For both approaches, the hash values of separate inputs are compared to determine perceptual similarity. This may be done using normalized Hamming distance. Perceptual distortion metrics may be used as well.

Approach A

Approach A is particularly suited for applications where there is little or no concern about malicious attacks. This approach does not use a secret key and hence there is no pseudorandomness involved. Blocks 210, 212, and 214 are not performed for this approach.

At 216 of FIG. 2, Approach A begins. The exemplary content similarity recognizer obtains a digital signal. At 218, it transforms the signal. For example, it may employ a discrete wavelet transformation (DWT) on the signal since it compactly captures significant signal characteristics via time and frequency localization.

At 220 and 222, the exemplary content similarity recognizer quantizes the transformed signal. The output of the quantizer is subject to iterative geometric conversion. The recognizer picks up the significant regions by thresholding (e.g., 2-level quantization). To gain robustness against modifications, the recognizer employs a simple iterative filtering technique that minimizes the presence of “geometrically weak components” and enhance the “geometrically strong components” by means of region growing.

A region that has isolated significant components (i.e., geometrically weak) is a good candidate to be erased via modifications, whereas a region that has massive clusters of significant components (i.e., geometrically strong) would probably remain. However, the location might be perturbed a little and the shape of the cluster could be varied slightly. Unlike the conventional techniques, the recognizer relies on the convergence of a self-correcting iterative procedure.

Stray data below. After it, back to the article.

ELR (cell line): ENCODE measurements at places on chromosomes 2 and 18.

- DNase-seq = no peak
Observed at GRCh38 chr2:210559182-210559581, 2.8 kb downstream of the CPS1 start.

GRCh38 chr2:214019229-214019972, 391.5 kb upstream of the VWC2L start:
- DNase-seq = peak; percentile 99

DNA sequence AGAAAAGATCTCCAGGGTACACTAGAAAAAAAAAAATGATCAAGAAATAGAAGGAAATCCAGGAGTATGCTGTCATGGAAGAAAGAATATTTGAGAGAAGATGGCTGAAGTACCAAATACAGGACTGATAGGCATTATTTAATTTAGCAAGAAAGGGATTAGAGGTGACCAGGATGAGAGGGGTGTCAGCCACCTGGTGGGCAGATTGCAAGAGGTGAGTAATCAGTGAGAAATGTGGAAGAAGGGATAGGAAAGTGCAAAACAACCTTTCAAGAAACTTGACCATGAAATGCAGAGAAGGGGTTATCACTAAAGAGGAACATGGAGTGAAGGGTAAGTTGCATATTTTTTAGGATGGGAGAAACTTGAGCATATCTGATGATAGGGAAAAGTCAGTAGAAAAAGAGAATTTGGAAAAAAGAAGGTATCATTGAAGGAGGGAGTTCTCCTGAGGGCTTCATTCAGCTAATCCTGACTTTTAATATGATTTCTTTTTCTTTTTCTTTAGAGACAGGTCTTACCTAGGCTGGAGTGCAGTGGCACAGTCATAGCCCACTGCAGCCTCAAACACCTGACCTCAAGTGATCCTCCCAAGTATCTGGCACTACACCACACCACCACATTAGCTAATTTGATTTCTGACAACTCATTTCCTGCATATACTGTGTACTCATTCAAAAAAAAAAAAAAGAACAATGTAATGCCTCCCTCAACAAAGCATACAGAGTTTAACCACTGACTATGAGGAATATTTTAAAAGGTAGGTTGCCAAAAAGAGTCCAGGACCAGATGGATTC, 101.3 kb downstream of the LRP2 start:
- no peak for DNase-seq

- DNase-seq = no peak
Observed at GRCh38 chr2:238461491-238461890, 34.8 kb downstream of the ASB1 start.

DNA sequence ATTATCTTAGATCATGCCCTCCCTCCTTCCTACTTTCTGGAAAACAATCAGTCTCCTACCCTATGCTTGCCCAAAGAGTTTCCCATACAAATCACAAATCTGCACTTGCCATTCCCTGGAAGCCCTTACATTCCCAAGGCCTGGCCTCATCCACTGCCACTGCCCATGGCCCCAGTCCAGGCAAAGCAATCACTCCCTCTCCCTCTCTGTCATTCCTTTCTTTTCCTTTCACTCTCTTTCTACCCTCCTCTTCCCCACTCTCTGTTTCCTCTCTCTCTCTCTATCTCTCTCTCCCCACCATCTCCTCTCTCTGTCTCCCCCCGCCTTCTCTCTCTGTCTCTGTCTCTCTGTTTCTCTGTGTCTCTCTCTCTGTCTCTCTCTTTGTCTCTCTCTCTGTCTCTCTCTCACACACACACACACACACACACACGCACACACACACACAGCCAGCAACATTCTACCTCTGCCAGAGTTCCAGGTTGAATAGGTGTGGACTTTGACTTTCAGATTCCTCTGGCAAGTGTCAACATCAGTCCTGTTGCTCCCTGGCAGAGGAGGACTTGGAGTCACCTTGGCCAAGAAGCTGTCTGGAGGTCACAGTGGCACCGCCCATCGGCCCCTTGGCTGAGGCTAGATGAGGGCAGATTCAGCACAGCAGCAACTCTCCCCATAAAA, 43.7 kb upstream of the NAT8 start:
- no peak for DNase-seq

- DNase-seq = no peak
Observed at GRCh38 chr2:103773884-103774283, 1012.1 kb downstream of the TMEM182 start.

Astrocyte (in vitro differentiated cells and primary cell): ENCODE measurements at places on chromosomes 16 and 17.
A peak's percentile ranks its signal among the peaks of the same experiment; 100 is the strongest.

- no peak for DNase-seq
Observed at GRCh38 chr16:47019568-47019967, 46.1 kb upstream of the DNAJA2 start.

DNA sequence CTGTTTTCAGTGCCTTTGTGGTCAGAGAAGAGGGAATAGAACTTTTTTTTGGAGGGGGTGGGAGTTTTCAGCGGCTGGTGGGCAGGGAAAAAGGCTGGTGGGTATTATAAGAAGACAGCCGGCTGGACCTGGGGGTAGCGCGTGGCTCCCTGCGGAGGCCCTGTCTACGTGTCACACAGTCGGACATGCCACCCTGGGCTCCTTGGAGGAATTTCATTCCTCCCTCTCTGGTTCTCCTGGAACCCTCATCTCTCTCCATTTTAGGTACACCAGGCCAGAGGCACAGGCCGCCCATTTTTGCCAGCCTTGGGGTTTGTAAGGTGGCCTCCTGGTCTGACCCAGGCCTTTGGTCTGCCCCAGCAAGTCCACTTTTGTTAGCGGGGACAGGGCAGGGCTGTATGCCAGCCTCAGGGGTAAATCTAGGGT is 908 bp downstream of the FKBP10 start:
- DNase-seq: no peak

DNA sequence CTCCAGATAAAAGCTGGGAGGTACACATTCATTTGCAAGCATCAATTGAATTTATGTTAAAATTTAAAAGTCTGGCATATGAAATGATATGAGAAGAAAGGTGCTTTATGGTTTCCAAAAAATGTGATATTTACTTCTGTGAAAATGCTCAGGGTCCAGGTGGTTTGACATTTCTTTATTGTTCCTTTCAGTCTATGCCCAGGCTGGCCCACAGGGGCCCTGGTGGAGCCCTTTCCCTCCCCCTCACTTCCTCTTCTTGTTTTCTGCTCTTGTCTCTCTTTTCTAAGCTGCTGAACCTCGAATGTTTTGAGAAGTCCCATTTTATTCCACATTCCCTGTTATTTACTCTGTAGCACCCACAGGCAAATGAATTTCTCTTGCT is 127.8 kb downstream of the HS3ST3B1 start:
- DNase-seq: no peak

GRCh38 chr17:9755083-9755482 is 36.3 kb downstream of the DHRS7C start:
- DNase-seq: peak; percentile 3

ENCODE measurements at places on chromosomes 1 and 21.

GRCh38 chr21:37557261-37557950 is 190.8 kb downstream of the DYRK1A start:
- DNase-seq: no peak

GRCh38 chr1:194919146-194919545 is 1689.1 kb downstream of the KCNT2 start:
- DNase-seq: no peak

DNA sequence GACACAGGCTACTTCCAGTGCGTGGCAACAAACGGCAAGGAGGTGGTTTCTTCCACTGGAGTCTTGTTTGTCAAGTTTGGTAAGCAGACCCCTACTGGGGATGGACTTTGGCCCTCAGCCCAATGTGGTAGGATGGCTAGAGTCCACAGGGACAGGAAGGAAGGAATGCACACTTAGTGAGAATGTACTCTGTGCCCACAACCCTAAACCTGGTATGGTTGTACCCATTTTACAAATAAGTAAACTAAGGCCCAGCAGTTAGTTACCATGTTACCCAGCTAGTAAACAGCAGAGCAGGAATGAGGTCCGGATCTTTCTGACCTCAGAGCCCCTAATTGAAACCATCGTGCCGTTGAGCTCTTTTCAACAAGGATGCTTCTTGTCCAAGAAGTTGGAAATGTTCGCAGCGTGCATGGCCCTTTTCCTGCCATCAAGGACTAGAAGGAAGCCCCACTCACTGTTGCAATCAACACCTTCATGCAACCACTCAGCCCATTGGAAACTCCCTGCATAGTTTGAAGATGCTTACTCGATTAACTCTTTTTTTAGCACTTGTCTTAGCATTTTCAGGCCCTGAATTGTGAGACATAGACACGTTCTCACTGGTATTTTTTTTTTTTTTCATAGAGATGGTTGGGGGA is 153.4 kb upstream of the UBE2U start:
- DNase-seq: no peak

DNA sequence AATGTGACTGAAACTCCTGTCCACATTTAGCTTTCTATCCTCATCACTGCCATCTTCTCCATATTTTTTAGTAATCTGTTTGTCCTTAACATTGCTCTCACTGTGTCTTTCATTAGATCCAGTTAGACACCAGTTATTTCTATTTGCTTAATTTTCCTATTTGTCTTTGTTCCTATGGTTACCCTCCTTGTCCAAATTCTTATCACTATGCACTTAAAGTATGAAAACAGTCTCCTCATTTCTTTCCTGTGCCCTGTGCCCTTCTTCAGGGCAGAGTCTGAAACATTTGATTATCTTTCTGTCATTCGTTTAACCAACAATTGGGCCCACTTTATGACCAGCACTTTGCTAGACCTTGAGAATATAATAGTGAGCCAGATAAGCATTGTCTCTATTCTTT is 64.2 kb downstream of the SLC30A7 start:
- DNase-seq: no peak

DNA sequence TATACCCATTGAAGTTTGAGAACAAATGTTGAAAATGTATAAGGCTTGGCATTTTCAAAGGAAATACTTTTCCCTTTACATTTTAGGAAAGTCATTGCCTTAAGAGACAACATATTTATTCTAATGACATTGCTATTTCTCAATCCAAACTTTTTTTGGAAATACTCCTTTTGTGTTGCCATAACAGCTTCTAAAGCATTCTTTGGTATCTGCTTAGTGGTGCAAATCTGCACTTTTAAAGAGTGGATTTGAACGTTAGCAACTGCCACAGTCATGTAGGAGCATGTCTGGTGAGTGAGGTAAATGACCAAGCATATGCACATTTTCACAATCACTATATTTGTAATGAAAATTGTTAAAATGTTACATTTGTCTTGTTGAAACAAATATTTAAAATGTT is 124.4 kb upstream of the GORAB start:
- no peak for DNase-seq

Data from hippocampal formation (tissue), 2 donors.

The number of potential limits for the set of all meaningful signals is large enough since the output is based on the geometric structure of the input signal. Due to the self-correcting nature of this function, the output of the iterative geometric conversion is probably a stable attractive point for the region of most possible slight modifications.

Let X represent the input signal, L be the number of levels DWT that is applied. Let W(x) be the normalized Hamming weight of any binary input x, which is the ratio of the usual Hamming weight and the size of the input. For a given two-dimensional matrix A, let A (i,j) represent the (i,j)th entry of A.

Order-Statistics Filtering S[m,n],p(·): Given a two-dimensional input A, S[m,n],p (A)=B, where ∀i,j,B(i,j) is equal to the pth element of the sorted set of {A(i′,j′)}, where i′ε{i−m,i−m+1, . . . ,i+m} and j′ε{j−n,j−n+1, . . . ,j+n}(sorting is done in ascending order); here the term S[m,n],p(·) is the order-statistics filter. For order-statistics filtering to be equivalent to two-dimensional median filtering if, for example, for a window of size (2m+1)×(2n+1), then p is chosen as 2mn+m+n+1.

During geometric region growing, the exemplary content similarity recognizer also use linear shift invariant filtering via two-dimensional FIR filter f, which has low pass characteristics and introduces blurry regions around significant components.

The following is a continued description of Approach A with some reiteration of the above description:

Transformation. At 218, the exemplary content similarity recognizer finds the DWT of X up to level L. Let XA be the resulting DC subband.